Photograph of the Band of the 1st Volunteer Battalion
Photograph of the Band of the 1st Volunteer Battalion the Suffolk Regiment, taken at Benhall Rectory near Saxmundham in the early 20th century.
The Volunteer movement began in 1798 under the threat of a French invasion. 42 Companies of Volunteers were formed in Suffolk with over 7,000 men serving. They were disbanded in 1814 at the end of the Napoleonic Wars.
In 1859 there was a renewed fear of a French invasion by the Emperor Napoleon III: as a result 21 Rifle Corps were founded in most of the towns in Suffolk between 1859 and 1861, with over 1,500 members. In 1860 the individual corps were grouped into three administrative Battalions – the 1st, 2nd and 3rd Suffolk Rifle Volunteers, based respectively at Bury St Edmunds, Ipswich and Lowestoft.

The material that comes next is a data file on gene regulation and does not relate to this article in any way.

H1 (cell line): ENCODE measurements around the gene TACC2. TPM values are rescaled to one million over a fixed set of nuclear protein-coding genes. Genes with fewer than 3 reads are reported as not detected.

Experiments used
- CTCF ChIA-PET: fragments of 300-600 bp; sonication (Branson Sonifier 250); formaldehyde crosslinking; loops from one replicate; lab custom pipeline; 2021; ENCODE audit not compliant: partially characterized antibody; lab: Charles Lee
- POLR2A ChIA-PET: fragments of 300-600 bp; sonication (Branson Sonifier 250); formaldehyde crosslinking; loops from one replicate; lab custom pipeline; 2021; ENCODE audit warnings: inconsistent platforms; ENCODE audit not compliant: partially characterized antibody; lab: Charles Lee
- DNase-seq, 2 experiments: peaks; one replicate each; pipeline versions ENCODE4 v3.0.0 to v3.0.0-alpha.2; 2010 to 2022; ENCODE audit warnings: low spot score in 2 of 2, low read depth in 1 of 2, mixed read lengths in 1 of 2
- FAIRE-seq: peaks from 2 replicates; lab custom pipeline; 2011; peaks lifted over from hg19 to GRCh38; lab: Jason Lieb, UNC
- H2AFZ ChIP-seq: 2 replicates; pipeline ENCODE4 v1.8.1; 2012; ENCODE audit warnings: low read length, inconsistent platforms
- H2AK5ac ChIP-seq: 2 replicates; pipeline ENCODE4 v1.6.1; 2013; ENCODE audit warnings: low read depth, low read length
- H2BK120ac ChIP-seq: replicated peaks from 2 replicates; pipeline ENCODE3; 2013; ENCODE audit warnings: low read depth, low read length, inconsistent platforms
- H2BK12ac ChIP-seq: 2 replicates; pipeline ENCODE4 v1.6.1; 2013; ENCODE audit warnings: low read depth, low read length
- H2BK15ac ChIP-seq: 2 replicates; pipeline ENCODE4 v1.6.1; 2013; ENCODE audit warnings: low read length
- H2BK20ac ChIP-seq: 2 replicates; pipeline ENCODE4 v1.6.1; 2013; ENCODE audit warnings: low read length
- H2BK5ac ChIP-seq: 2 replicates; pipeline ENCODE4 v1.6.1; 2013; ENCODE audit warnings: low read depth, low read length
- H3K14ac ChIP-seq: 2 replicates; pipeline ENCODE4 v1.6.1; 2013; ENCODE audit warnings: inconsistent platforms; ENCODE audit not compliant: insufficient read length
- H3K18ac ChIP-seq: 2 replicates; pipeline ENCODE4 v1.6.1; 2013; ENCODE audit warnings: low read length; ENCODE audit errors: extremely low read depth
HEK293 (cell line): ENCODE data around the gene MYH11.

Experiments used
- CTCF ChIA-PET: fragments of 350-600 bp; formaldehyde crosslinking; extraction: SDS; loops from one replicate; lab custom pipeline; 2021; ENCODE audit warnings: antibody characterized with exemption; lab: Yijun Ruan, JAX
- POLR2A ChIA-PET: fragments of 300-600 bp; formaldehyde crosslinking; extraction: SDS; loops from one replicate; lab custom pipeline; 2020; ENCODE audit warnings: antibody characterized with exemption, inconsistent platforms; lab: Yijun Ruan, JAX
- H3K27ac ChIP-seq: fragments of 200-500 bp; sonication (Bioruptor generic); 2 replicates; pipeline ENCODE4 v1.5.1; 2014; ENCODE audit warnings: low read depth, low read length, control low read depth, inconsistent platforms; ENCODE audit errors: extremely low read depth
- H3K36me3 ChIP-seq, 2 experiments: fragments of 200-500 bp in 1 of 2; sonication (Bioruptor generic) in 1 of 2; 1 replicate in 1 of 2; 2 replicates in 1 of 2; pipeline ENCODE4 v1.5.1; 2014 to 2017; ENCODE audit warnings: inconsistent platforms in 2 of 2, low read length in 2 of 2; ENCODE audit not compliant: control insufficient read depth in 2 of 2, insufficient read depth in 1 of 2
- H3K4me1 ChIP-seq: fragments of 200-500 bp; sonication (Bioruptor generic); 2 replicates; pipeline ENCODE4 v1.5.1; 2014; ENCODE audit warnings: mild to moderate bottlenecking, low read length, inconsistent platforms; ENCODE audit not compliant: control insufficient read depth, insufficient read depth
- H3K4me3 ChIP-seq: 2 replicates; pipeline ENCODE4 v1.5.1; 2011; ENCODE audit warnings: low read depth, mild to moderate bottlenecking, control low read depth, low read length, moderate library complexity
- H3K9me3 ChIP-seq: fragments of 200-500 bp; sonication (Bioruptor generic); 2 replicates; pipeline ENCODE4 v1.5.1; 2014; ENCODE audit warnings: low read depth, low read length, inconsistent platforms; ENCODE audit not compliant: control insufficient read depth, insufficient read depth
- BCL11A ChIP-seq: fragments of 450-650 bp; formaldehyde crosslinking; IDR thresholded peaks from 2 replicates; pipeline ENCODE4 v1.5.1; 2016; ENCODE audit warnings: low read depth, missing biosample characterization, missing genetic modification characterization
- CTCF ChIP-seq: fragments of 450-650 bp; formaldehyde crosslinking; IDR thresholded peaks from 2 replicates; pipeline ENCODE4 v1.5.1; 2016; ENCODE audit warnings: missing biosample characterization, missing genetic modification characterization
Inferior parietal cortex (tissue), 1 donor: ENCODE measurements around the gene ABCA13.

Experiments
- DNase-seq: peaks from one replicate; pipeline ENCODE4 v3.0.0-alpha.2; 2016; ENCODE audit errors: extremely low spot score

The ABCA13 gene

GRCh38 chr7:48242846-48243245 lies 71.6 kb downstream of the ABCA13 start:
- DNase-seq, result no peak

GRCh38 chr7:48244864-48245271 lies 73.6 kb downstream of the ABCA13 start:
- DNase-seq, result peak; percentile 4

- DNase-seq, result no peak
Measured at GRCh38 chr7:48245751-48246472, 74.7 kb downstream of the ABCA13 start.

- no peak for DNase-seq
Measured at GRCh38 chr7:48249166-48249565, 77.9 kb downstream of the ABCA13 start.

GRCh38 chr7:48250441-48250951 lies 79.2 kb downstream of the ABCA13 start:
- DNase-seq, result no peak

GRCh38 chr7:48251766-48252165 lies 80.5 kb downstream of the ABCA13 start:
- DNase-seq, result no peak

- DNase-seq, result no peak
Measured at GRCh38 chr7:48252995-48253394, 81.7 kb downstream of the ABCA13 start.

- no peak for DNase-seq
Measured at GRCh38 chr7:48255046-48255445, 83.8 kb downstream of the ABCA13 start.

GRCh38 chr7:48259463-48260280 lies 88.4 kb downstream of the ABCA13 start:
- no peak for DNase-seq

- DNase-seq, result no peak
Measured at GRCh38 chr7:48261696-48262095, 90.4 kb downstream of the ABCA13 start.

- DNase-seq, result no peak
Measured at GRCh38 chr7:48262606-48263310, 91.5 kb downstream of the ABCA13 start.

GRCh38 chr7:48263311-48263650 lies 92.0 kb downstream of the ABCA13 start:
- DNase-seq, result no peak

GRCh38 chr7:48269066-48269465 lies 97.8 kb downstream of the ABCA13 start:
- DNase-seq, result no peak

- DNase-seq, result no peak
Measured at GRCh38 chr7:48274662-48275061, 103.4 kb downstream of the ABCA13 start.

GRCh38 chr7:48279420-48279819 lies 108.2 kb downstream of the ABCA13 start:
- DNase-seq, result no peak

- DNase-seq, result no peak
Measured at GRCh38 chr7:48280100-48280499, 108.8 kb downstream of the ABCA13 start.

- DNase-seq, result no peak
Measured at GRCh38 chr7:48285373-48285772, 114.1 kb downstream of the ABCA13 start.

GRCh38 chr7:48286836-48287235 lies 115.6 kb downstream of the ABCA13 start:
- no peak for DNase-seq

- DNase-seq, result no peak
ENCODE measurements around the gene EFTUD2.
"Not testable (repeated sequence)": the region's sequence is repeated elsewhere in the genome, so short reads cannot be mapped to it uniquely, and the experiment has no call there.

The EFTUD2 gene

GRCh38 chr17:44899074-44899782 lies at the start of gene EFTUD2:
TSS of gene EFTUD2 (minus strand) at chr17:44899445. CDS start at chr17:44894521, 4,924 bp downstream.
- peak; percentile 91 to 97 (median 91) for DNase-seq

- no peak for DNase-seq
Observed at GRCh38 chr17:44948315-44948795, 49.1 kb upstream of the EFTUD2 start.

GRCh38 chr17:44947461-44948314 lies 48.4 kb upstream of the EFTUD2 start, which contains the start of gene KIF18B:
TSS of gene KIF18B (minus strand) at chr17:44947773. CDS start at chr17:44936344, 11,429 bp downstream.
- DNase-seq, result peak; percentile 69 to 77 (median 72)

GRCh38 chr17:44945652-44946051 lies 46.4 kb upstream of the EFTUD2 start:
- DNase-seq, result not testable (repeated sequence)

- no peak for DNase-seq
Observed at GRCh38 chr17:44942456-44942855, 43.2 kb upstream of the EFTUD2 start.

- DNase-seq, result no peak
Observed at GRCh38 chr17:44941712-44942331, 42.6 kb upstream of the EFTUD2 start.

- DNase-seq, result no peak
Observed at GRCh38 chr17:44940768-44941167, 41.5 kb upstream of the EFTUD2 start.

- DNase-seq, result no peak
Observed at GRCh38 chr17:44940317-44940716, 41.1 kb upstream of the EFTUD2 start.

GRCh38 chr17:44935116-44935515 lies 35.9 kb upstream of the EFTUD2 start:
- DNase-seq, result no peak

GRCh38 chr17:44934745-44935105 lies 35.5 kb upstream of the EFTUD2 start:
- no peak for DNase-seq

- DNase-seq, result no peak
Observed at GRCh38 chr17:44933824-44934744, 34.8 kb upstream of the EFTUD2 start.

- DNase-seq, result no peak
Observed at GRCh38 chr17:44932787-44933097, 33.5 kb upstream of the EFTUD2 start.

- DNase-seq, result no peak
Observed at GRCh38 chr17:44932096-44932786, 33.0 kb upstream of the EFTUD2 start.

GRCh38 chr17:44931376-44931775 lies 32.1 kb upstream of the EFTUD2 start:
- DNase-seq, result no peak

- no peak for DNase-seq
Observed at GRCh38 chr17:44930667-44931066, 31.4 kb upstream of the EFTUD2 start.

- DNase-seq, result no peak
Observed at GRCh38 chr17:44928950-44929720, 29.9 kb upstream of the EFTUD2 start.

In 1881, as part of a reorganisation of the Army, the Volunteers were grouped into two battalions – the 1st and 2nd Volunteer Battalions of the Suffolk Regiment, with headquarters at Woodbridge and Sudbury.
When the second South African War broke out in 1899 there was an urgent need for additional troops to supplement the Regular Army. As a result two companies were formed from among the soldiers of the Volunteer Battalions, which served alongside the Regular soldiers of the 1st Battalion and qualified for the Battle Honour ‘South Africa 1900-1902’.
The Volunteers ceased to exist in 1908 when, under a further reform of the Army, they became part of the newly-formed Territorial Force, as the 4th and 5th Battalions The Suffolk Regiment.